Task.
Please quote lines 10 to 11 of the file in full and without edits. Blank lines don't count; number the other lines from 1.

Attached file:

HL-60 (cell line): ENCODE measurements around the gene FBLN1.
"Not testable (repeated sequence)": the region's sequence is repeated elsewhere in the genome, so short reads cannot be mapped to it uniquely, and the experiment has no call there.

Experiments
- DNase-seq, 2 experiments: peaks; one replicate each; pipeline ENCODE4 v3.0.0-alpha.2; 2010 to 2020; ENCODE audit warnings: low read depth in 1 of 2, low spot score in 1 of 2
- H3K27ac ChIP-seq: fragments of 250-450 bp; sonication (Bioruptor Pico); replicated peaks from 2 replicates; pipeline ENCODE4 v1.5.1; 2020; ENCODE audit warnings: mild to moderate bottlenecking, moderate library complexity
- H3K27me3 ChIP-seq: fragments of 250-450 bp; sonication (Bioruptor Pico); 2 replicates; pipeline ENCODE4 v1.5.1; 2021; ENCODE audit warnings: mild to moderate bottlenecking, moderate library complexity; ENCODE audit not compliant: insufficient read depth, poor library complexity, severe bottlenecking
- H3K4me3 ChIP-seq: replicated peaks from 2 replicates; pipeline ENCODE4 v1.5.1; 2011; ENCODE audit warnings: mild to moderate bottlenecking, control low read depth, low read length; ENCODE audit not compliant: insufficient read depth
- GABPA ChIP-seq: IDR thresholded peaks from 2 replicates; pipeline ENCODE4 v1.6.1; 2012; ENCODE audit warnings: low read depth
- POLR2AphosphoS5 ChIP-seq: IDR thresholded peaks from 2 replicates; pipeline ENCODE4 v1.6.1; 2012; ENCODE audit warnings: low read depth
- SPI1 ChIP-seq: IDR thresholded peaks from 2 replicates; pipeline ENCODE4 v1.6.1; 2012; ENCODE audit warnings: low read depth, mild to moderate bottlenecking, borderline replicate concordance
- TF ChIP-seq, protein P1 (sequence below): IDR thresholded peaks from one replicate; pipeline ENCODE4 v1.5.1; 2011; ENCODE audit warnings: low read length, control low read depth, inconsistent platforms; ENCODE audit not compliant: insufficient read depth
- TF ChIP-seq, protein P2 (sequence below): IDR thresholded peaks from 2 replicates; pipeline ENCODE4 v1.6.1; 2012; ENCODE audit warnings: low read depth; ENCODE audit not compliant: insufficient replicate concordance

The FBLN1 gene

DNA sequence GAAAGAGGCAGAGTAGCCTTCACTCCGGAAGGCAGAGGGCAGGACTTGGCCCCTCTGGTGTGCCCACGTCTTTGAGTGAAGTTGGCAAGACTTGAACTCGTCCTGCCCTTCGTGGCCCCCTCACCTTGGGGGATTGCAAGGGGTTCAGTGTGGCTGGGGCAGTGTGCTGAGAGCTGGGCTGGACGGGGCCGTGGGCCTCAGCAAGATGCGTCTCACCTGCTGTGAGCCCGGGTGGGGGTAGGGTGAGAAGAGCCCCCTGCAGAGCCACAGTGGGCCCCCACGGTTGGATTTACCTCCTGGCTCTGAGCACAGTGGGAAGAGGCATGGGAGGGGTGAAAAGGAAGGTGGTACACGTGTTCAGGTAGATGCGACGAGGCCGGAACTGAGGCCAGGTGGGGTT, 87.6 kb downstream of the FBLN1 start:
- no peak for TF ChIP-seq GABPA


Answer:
- SPI1 ChIP-seq: IDR thresholded peaks from 2 replicates; pipeline ENCODE4 v1.6.1; 2012; ENCODE audit warnings: low read depth, mild to moderate bottlenecking, borderline replicate concordance
- TF ChIP-seq, protein P1 (sequence below): IDR thresholded peaks from one replicate; pipeline ENCODE4 v1.5.1; 2011; ENCODE audit warnings: low read length, control low read depth, inconsistent platforms; ENCODE audit not compliant: insufficient read depth